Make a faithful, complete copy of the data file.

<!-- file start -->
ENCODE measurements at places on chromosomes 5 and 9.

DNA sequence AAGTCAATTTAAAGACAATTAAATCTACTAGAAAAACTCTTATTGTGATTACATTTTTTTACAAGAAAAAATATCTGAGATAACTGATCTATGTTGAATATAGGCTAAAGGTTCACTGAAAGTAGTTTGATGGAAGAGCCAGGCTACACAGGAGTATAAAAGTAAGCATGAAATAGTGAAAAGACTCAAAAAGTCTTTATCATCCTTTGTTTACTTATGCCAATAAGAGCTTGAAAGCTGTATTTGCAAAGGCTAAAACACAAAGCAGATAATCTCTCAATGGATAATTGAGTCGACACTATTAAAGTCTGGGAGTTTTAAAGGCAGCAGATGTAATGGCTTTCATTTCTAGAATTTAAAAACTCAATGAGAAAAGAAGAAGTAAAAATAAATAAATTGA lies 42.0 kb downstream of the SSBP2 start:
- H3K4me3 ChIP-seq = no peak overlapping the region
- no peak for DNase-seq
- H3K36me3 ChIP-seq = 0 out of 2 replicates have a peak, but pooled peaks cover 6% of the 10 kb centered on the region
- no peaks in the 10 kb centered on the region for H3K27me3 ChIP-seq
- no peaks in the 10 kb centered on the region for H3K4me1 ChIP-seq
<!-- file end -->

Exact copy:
ENCODE measurements at places on chromosomes 5 and 9.

DNA sequence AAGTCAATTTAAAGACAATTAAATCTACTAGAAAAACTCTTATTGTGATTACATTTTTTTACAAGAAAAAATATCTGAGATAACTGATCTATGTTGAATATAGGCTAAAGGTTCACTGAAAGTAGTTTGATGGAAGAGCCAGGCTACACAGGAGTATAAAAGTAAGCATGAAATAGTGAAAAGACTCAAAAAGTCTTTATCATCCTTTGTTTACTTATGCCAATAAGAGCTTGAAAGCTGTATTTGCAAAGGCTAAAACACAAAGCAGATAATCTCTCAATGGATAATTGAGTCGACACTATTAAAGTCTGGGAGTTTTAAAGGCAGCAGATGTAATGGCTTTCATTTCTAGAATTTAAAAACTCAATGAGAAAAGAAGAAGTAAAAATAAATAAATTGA lies 42.0 kb downstream of the SSBP2 start:
- H3K4me3 ChIP-seq = no peak overlapping the region
- no peak for DNase-seq
- H3K36me3 ChIP-seq = 0 out of 2 replicates have a peak, but pooled peaks cover 6% of the 10 kb centered on the region
- no peaks in the 10 kb centered on the region for H3K27me3 ChIP-seq
- no peaks in the 10 kb centered on the region for H3K4me1 ChIP-seq